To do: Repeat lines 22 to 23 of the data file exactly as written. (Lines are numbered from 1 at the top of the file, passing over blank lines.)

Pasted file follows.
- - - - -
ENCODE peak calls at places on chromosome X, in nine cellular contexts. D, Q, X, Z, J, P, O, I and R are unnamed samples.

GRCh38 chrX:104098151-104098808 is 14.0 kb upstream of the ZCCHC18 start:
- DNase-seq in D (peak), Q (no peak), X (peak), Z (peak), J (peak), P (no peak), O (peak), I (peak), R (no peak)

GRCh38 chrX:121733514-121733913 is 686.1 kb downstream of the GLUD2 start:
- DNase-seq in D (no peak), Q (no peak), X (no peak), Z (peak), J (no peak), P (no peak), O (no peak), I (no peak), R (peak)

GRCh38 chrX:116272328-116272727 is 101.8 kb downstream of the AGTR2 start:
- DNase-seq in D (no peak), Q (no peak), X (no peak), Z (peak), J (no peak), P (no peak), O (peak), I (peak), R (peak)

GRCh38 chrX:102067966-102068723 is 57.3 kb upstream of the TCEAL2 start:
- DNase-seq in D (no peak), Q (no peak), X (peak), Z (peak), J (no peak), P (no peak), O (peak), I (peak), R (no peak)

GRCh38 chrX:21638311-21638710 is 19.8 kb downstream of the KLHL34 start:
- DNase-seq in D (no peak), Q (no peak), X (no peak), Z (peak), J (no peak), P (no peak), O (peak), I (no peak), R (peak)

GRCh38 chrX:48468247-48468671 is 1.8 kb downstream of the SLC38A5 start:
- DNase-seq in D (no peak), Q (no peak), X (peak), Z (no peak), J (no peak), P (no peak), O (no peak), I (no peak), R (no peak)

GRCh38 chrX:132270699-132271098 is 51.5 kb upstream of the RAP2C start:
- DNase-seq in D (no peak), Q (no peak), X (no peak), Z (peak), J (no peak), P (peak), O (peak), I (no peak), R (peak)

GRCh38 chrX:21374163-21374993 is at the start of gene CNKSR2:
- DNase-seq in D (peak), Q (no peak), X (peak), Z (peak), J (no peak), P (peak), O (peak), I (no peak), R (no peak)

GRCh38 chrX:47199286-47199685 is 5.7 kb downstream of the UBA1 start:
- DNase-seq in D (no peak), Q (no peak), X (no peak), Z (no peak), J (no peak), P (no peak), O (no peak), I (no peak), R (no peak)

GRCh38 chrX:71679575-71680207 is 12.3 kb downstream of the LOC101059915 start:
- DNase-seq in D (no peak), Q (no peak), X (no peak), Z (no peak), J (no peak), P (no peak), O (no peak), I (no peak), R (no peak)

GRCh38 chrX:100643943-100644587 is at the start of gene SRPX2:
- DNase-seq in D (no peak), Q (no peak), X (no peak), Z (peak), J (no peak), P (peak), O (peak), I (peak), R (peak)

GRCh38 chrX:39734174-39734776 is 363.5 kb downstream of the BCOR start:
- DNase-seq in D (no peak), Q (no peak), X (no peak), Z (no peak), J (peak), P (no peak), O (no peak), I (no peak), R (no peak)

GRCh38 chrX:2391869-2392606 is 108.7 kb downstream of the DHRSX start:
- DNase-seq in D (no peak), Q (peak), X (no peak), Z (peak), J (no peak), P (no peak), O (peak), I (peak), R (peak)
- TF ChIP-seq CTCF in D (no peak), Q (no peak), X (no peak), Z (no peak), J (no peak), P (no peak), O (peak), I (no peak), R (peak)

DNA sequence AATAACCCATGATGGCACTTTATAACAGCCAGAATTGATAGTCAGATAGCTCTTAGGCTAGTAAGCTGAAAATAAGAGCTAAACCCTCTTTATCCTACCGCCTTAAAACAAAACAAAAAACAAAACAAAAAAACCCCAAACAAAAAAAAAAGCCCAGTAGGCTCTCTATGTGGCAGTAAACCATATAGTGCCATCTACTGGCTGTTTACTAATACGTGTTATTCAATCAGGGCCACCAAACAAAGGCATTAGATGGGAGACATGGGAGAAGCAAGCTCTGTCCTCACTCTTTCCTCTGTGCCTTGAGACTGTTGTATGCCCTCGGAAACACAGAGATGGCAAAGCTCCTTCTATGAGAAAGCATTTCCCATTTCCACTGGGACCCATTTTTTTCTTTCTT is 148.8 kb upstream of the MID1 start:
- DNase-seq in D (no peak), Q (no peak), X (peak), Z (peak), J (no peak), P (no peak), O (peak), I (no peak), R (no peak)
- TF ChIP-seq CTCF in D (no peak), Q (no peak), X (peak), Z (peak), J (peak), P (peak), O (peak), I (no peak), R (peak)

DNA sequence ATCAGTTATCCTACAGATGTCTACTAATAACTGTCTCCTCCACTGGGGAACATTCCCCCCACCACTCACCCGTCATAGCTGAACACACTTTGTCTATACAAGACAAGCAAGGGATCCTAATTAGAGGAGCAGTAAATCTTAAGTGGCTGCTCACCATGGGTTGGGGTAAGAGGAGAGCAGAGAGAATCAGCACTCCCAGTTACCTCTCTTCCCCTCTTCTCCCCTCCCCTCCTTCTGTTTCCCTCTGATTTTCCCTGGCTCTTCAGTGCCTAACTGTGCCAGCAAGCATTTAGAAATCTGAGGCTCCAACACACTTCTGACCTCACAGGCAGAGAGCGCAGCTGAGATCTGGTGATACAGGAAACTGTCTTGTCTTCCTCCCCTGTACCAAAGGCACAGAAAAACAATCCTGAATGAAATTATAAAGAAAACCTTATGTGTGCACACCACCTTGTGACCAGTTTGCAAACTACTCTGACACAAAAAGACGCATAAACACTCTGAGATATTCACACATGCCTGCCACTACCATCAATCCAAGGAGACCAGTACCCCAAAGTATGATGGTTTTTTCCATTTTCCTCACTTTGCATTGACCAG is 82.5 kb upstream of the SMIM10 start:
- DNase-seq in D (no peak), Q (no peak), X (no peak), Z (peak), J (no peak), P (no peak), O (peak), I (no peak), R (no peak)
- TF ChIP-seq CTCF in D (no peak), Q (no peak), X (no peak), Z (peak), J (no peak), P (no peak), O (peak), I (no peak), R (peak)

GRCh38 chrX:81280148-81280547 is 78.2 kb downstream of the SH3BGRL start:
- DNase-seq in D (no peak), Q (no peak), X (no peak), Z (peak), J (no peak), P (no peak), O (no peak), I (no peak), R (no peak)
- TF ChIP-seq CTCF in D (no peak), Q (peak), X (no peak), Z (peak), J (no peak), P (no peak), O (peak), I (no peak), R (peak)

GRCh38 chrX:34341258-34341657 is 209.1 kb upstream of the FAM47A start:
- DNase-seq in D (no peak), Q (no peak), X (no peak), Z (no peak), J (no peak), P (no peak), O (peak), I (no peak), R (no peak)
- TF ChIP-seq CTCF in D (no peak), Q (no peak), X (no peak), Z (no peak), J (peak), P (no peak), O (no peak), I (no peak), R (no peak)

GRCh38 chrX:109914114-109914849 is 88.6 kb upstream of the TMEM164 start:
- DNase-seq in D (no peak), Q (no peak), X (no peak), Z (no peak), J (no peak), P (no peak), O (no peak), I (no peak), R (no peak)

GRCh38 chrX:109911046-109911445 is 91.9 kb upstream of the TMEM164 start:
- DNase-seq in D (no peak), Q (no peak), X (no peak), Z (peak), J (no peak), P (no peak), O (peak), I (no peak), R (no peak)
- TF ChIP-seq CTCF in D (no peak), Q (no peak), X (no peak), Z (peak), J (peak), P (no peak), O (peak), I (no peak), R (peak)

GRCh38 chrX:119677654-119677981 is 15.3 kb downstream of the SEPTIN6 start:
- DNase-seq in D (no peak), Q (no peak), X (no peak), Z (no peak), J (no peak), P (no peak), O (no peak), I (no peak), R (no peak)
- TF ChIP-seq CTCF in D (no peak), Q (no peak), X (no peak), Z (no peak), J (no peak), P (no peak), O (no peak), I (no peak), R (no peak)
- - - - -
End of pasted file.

GRCh38 chrX:100643943-100644587 is at the start of gene SRPX2:
- DNase-seq in D (no peak), Q (no peak), X (no peak), Z (peak), J (no peak), P (peak), O (peak), I (peak), R (peak)